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Ancient Philosophy on Obedience - Dictionary of Arguments

Gaus I 308
Obedience/Principled disobedience/Ancient philosophy/Keyt/Miller: The shallow contractualism of the Crito raises at once the problem of principled disobedience. >Contractualism/Ancient philosophy, >Social contract/Ancient philosophy.
Crito/Plato: Since the covenant that Socrates, according to the Laws of Athens, tacitly consented to 'by deeds, not by words' (Cr. 52d) is not the origin of justice, nothing in the covenant prevents laws and lawful orders from being unjust. Indeed, the Laws concede that Socrates' lawful execution is unjust (Cr. 54bc). It is a Socratic principle, moreover, that one should never do anything unjust (Cr. 49b).
Problem: Suppose, now, that the man ordered to administer the hemlock to Socrates realized that Socrates' execution was unjust. Would the personified Laws of Athens allow him to disobey the lawful order? They insist, after all, that they do not issue savage commands, but offer two alternatives: persuade or obey (Cr. 52a). (Those who do neither are guilty of using force, the antithesis of persuasion, against Athens: Cr. 51c2.)
Persuasion: The interpretation of the 'persuade or obey' doctrine is the central interpretive issue concerning the Crito, and it has generated a mountain of commentary.
Authoritarianism: Interpretations range from authoritarian at one end of the spectrum - 'Change the law if you can; if you cannot, do what it commands or else emigrate' - to liberal at the other end:
Liberalism: 'You can disobey as long as you act justly and render a persuasive account of your action'. Every aspect of 'persuade or obey' raises a question. What is the nature of the disjunction? Persuasion: to whom is the persuasion addressed - the assembly or the popular courts?
Obedience: to what is obedience owed - an official's command, a particular law or decree, or the legal
Gaus I 309
Persuasion: what is it to persuade? Is it to fry to convince or to succeed in convincing? Does it count as persuasion if one renders a reasonable account of a just action, whether one convinces anyone or not?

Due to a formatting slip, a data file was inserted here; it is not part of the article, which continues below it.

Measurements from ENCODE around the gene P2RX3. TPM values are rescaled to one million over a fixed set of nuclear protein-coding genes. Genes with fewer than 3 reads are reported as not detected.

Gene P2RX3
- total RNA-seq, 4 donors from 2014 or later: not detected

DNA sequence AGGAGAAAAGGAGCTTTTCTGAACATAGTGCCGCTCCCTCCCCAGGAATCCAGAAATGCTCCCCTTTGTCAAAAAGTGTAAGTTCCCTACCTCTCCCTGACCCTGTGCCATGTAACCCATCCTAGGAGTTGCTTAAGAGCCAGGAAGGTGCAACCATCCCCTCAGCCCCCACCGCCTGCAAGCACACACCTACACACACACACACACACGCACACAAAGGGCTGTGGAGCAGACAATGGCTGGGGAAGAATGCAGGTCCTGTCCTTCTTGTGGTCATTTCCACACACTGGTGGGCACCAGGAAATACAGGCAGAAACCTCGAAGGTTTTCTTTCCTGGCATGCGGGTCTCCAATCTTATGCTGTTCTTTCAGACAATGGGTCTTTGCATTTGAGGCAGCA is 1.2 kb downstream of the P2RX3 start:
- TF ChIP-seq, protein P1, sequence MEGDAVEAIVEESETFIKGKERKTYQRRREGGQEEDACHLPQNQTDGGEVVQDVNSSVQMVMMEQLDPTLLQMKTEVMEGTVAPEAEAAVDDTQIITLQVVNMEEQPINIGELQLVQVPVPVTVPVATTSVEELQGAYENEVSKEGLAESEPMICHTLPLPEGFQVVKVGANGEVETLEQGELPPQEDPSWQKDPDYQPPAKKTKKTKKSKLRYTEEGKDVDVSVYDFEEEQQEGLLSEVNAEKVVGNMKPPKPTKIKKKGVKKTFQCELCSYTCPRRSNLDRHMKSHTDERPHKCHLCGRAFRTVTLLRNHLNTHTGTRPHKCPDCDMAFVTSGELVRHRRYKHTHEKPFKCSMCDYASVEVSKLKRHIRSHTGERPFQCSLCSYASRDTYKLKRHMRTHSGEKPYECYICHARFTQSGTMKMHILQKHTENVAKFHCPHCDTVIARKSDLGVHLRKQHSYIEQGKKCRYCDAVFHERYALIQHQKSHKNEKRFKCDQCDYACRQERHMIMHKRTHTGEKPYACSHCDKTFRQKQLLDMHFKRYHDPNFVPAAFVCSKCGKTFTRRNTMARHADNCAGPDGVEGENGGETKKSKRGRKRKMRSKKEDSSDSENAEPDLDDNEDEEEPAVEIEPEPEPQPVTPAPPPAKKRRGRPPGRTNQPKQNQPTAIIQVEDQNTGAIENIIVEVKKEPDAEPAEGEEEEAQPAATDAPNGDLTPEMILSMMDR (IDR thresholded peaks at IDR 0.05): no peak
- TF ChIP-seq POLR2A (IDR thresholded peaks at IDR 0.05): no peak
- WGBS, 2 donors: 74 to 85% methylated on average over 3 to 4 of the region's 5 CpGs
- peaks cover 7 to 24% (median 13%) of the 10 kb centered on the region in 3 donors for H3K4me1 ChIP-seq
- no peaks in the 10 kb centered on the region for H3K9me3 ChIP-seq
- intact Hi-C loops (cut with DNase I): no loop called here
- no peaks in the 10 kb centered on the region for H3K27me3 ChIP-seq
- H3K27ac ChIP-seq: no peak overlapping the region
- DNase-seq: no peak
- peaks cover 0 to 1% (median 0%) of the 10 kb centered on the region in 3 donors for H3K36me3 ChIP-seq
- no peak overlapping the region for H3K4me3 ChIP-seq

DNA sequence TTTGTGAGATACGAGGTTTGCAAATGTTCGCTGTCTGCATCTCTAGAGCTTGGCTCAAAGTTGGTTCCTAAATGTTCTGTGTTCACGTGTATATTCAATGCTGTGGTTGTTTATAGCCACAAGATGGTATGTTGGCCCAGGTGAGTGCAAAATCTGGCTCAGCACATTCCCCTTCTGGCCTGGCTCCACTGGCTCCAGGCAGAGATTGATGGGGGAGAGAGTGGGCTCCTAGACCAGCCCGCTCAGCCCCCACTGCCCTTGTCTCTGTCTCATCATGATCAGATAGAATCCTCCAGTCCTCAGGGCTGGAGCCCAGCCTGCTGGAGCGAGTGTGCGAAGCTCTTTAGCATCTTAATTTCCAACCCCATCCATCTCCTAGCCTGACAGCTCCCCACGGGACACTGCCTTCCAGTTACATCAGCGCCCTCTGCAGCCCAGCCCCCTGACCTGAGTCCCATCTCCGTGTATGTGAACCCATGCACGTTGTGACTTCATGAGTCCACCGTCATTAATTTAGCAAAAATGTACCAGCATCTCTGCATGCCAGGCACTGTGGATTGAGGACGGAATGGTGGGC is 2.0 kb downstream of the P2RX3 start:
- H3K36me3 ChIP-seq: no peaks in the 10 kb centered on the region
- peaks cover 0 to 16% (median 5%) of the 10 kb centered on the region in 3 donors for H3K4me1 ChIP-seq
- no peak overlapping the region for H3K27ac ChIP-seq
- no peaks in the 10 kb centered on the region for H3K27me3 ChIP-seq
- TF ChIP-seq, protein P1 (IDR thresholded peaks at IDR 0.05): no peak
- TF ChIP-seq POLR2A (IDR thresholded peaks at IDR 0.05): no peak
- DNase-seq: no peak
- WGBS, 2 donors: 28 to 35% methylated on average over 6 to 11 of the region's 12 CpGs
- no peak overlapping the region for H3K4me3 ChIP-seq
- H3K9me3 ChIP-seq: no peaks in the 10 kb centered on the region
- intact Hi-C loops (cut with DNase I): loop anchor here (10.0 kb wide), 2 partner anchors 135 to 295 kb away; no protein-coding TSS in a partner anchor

Crito/Plato: the interpretation of the Crito is further complicated by the fact that in Plato's Apology Socrates mentions several cases where he disobeyed or would disobey those in authority (AP. 29c—d, 32a—e). (Five lengthy studies of these matters are: Allen, 1980(1); Brickhouse and Smith, 1994(2); Kraut, 1984(3); Santas, 1979(4); and Woozley, 1979(5).)

1. Allen, Reginald E. (1980) Socrates and Legal Obligation. Minneapolis: Umversity of Minnesota Press.
2. Brickhouse, Thomas C. and Nicholas D. Smith (1994) Plato 's Socrates. Oxford: Oxford University Press.
3. Kraut, Richard (1984) Socrates and the State. Princeton, NJ: Princeton University Press.
4. Santas, Gerasimos (1979) Socrates: Philosophy in Plato 's Early Dialogues. London: Routledge and Kegan Paul.
5. Woozley, A. D. (1979) Law and Obedience: The Arguments of Plato's Crito. Chapel Hill, NC:
University of North Carolina Press.

Keyt, David and Miller, Fred D. jr. 2004. „Ancient Greek Political Thought“. In: Gaus, Gerald F. & Kukathas, Chandran 2004. Handbook of Political Theory. SAGE Publications

Explanation of symbols: Roman numerals indicate the source, arabic numerals indicate the page number. The corresponding books are indicated on the right hand side. ((s)…): Comment by the sender of the contribution.
The note [Author1]Vs[Author2] or [Author]Vs[term] is an addition from the Dictionary of Arguments. If a German edition is specified, the page numbers refer to this edition.
Ancient Philosophy
Gaus I
Gerald F. Gaus
Chandran Kukathas
Handbook of Political Theory London 2004

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